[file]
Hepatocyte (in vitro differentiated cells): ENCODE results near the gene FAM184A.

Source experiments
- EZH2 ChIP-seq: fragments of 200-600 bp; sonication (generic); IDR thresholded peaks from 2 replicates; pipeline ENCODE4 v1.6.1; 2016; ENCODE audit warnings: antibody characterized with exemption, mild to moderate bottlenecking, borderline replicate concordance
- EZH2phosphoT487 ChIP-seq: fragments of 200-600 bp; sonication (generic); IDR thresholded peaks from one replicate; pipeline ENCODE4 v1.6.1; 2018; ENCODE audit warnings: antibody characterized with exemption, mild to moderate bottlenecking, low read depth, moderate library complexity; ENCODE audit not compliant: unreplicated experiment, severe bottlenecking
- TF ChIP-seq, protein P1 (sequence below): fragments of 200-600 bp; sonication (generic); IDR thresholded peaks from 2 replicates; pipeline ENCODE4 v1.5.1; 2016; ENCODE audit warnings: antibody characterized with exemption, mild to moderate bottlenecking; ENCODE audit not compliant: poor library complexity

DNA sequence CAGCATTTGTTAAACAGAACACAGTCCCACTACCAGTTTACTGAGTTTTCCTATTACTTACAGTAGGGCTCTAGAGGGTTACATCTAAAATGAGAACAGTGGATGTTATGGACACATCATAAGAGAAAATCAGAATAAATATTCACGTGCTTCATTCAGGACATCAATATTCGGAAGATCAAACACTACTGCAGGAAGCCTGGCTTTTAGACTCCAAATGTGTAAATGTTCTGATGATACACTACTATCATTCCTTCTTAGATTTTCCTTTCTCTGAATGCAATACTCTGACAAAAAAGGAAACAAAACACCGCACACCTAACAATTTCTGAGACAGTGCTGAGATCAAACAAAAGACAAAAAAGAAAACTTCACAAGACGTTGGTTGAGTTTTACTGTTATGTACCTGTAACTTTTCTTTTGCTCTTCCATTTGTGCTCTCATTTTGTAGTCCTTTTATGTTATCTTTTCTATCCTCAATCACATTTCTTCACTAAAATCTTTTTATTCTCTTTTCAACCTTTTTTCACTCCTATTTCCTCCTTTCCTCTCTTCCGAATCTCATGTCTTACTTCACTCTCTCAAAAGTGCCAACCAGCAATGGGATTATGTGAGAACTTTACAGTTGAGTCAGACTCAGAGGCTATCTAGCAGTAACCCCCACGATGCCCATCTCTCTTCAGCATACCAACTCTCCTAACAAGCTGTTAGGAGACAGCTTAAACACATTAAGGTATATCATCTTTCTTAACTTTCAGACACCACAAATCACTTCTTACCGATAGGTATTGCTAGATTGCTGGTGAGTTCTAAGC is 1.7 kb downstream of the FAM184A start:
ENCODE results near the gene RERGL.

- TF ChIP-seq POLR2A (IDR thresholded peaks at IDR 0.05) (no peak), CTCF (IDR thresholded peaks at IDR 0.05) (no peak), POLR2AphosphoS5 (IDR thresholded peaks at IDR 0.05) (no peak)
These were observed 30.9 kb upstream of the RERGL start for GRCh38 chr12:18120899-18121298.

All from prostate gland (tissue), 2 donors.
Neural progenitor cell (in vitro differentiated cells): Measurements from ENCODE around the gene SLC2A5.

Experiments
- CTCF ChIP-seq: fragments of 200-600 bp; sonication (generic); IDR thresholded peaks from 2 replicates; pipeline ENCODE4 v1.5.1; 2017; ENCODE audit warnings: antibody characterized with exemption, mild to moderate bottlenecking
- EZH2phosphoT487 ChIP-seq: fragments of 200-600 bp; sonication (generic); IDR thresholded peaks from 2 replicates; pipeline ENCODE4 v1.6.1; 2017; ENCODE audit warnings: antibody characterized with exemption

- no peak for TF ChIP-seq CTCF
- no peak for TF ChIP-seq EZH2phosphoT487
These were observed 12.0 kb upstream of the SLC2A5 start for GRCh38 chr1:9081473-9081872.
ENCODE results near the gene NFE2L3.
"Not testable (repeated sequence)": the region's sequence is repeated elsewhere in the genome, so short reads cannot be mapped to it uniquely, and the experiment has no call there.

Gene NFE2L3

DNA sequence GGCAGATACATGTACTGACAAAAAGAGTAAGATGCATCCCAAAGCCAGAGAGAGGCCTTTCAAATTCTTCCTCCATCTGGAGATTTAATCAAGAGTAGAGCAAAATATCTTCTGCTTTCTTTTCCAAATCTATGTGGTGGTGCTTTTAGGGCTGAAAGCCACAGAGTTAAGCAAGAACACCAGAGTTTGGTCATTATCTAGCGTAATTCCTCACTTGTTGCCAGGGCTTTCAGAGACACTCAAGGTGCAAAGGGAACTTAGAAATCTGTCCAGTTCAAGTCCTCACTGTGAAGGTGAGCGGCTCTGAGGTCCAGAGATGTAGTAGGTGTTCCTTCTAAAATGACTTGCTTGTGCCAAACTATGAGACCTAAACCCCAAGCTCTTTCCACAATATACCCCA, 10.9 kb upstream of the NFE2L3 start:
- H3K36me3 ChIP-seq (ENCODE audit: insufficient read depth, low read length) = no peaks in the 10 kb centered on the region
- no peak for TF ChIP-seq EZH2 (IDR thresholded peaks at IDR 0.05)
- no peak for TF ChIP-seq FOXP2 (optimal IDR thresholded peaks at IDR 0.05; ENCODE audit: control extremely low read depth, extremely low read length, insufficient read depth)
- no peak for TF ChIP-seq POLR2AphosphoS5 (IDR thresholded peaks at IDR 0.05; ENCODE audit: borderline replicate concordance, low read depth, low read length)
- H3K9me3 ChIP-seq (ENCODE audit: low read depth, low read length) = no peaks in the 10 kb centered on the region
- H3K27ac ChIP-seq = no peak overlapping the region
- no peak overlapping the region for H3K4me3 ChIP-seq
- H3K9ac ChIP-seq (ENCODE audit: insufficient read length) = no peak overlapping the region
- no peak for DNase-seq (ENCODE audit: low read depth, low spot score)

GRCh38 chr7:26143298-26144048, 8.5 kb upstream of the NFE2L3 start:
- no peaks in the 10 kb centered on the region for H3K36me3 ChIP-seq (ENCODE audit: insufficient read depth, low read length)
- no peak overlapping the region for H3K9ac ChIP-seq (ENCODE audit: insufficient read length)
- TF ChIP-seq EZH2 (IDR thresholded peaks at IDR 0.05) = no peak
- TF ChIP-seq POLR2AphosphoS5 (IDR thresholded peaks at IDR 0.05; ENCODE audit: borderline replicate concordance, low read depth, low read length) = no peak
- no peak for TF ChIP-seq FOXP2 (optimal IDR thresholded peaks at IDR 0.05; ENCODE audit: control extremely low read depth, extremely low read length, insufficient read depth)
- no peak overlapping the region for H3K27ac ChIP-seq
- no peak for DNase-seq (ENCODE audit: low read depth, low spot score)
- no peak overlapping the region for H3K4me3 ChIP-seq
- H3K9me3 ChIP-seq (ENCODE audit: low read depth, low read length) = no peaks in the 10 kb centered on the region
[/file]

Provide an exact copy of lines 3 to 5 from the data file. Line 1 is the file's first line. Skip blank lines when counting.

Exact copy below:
- EZH2 ChIP-seq: fragments of 200-600 bp; sonication (generic); IDR thresholded peaks from 2 replicates; pipeline ENCODE4 v1.6.1; 2016; ENCODE audit warnings: antibody characterized with exemption, mild to moderate bottlenecking, borderline replicate concordance
- EZH2phosphoT487 ChIP-seq: fragments of 200-600 bp; sonication (generic); IDR thresholded peaks from one replicate; pipeline ENCODE4 v1.6.1; 2018; ENCODE audit warnings: antibody characterized with exemption, mild to moderate bottlenecking, low read depth, moderate library complexity; ENCODE audit not compliant: unreplicated experiment, severe bottlenecking
- TF ChIP-seq, protein P1 (sequence below): fragments of 200-600 bp; sonication (generic); IDR thresholded peaks from 2 replicates; pipeline ENCODE4 v1.5.1; 2016; ENCODE audit warnings: antibody characterized with exemption, mild to moderate bottlenecking; ENCODE audit not compliant: poor library complexity